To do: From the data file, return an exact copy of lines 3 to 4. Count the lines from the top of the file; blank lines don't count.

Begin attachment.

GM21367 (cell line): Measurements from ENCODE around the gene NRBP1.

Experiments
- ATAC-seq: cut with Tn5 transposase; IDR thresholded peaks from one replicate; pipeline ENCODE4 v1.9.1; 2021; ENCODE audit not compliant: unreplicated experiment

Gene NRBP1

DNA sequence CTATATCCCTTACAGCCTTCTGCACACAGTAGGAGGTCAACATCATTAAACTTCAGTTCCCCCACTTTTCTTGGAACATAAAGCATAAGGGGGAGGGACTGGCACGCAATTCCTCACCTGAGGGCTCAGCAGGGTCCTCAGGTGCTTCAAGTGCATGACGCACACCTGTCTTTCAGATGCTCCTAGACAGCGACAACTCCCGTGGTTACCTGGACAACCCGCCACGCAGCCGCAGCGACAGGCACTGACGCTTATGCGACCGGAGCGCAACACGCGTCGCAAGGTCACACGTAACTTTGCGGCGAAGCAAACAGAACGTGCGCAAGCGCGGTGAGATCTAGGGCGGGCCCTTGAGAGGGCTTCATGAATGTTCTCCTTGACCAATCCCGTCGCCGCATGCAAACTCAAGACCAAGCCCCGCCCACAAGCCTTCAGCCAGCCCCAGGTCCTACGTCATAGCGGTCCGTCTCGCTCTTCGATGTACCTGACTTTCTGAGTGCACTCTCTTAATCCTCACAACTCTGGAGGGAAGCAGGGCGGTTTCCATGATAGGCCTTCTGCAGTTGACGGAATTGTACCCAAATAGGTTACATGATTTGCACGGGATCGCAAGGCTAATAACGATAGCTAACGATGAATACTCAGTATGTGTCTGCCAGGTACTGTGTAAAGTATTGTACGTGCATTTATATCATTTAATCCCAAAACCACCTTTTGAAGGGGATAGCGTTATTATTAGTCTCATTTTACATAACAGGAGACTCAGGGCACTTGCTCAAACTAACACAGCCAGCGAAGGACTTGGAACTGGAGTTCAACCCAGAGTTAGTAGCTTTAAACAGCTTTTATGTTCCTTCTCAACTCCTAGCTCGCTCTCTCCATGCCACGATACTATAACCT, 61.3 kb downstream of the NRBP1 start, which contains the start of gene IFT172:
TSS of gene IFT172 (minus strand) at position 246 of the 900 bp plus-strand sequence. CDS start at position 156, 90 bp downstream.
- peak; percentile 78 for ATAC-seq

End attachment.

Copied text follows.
- ATAC-seq: cut with Tn5 transposase; IDR thresholded peaks from one replicate; pipeline ENCODE4 v1.9.1; 2021; ENCODE audit not compliant: unreplicated experiment

Gene NRBP1